Polymyositis – Causes, Symptoms, Diagnosis, Treatment

Polymyositis is an inflammatory disease that affects the muscles and surrounding tissues, including blood vessels. It is a rare autoimmune disease, with an annual incidence of 8 per million. It can affect children but normally manifests in adults over the age of 20, impacting females more often than males.

What is Polymyositis?

Causes of Polymyositis

Polymyositis has no clear cause and is not fully understood. While not a genetic disorder, the incidence may be affected by genetic factors. May also be triggered by a virus or exposure to certain kinds of drugs, such as interferon-alpha.

Symptoms of Polymyositis

Symptoms generally consist of a gradually worsening weakness and tenderness in the muscles of the torso, specifically in the neck, shoulders, upper back, upper arms, hips, and thighs. Daily activities, such as reaching high cabinets, brushing/fixing hair, taking the stairs, or even lifting one’s head off a pillow can be compromised. Getting up from a fall or even a chair becomes difficult. Sometimes weakness in the neck muscles can affect the ability to chew and swallow.

Diagnosis of Polymyositis

A diagnosis of polymyositis is made based on a review of the reported symptoms, family medical history, a physical examination, and most often lab tests and a muscle biopsy. Lab Tests include:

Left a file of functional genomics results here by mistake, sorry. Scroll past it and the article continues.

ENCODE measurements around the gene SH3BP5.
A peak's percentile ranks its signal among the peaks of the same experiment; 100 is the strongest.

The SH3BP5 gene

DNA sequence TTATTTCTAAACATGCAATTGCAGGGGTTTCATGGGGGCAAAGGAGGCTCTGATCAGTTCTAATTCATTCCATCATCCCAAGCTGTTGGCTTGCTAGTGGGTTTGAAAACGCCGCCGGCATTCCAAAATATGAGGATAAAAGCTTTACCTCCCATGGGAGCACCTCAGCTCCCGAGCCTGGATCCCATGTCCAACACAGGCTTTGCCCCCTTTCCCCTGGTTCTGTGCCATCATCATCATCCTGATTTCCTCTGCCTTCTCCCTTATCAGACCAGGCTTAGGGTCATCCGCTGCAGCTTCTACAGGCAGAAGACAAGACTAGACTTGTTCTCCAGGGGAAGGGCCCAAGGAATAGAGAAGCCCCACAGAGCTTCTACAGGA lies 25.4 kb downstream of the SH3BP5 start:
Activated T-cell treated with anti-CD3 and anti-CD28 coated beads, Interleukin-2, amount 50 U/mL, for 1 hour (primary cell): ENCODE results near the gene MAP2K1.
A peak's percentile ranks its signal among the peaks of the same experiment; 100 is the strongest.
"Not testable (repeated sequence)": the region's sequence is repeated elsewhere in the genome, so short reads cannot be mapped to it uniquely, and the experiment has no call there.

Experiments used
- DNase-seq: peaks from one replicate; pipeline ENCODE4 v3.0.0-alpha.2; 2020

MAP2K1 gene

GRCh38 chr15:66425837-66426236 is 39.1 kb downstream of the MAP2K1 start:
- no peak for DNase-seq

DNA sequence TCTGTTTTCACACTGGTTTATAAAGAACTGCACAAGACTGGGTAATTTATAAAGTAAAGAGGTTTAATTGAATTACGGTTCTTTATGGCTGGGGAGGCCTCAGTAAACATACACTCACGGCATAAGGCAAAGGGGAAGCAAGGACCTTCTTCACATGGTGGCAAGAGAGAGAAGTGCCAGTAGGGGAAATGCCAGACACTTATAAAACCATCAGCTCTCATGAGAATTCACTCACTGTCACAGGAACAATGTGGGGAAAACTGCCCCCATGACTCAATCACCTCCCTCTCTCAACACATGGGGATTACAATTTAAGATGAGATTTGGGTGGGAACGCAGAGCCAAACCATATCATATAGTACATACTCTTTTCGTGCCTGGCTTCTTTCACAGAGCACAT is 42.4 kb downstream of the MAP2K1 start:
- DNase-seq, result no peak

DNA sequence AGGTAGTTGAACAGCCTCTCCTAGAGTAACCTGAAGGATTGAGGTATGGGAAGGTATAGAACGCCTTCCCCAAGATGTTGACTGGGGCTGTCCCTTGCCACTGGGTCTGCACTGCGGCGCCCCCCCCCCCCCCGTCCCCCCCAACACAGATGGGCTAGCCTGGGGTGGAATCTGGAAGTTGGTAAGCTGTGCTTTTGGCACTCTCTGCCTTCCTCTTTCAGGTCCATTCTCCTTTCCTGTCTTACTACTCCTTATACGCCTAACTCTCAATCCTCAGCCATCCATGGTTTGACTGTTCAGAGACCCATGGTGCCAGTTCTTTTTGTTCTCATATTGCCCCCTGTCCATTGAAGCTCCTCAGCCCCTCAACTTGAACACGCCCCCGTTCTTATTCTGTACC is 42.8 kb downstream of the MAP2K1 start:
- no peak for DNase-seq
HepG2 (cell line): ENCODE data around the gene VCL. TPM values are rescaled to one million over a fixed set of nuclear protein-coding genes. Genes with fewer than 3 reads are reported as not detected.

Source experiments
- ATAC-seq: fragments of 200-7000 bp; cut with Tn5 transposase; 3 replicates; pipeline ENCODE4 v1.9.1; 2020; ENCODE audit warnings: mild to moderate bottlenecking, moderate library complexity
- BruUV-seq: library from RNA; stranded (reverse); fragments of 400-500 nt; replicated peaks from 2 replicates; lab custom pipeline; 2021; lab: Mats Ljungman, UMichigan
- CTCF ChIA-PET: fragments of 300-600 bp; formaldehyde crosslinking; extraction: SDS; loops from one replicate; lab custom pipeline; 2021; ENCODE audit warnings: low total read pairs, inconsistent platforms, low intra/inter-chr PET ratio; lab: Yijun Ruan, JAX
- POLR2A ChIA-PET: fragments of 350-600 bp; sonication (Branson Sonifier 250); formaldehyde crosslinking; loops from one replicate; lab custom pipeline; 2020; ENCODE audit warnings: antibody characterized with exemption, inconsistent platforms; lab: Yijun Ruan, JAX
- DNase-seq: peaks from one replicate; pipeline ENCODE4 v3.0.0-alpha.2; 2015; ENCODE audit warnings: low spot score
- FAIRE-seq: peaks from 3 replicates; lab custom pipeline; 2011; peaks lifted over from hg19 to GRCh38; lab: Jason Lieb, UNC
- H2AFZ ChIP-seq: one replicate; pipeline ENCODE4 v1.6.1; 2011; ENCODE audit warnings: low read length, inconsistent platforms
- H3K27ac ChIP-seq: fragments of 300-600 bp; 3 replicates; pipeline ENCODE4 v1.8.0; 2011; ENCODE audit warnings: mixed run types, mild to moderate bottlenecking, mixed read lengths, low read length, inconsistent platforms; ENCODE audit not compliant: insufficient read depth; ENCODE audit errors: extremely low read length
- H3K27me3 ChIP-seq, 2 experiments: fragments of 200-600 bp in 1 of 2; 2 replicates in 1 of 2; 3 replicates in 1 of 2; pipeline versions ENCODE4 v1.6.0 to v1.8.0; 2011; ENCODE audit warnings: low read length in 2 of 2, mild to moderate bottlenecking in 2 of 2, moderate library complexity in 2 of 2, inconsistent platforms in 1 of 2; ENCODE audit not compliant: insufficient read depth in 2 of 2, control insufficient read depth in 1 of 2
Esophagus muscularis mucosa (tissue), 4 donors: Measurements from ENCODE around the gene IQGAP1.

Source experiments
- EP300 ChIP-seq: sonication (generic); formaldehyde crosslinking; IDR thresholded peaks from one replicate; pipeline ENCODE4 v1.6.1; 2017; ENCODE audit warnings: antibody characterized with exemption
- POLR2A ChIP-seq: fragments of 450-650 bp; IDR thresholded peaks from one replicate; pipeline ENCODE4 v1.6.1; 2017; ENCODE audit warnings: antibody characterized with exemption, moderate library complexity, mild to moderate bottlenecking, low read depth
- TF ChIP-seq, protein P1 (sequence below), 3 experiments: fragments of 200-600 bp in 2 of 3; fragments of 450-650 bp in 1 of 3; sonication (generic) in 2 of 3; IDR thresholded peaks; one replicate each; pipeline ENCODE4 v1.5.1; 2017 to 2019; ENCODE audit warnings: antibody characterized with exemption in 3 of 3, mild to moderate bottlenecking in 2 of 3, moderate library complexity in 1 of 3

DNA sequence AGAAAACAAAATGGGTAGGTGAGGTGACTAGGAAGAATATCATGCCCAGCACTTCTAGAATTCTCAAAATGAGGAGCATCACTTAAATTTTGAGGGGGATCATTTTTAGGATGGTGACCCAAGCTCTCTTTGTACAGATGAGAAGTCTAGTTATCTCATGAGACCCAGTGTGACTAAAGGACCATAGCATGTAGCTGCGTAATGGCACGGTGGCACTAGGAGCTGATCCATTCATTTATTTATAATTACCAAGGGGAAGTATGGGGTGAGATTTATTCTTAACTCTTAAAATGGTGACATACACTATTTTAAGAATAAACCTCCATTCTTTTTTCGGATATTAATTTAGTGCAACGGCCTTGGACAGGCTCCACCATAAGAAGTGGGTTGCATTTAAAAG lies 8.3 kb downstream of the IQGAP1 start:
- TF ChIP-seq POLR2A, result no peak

• A blood test to measure the presence of creatine kinase (CK), which would normally be high in a patient with polymyositis
  • A blood test to look for the presence of antibodies common in autoimmune diseases
  • An electromyogram, which tests electrical activity in muscles
  • A nerve conduction velocity test, which assesses the speed and strength of nerve impulses 

Complications of Polymyositis

When muscles and surrounding blood vessels become inflamed and constricted, they can damage other organs of the body as well:

  • inflammatory cardiomyopathy, a condition affecting the heart muscle
  • difficulty breathing, due to muscle weakness and/or inflammation of the lungs and surrounding tissue
  • dysphagia, trouble swallowing due to muscle weakness in the neck

Complications of Polymyositis

Treatment of Polymyositis

Polymyositis is an extremely treatable disease, normally with drugs that suppress the immune system:  

  • Corticosteroids such as prednisone – generally the first course of treatment. The side effects of prednisone, such as weight gain (including redistribution of fat from the extremities to the face and abdomen), psychological and/or vision problems, often lead both doctors and patients to seek alternative treatments in long-term situations, such as
  • Immunosuppressants such as methotrexate and cyclosporine
  • Intravenous Immunoglobulins (IVIg) – antibodies harvested from donors and injected into patients, designed to “confuse” the immune system, thereby stopping the attack.

Treatment of Polymyositis

Prognosis of Polymyositis

With proper treatment, some people experience a full recovery, some people experience greatly reduced symptoms, and some people are required to take medication for the rest of their lives. Most patients experience increased quality of life. In some cases, there is permanent muscle atrophy and loss of strength, while in other cases there is a full recovery of muscle size and strength.

References:

  1. mda.org
  2. myositis.org
  3. https://www.rheumatology.org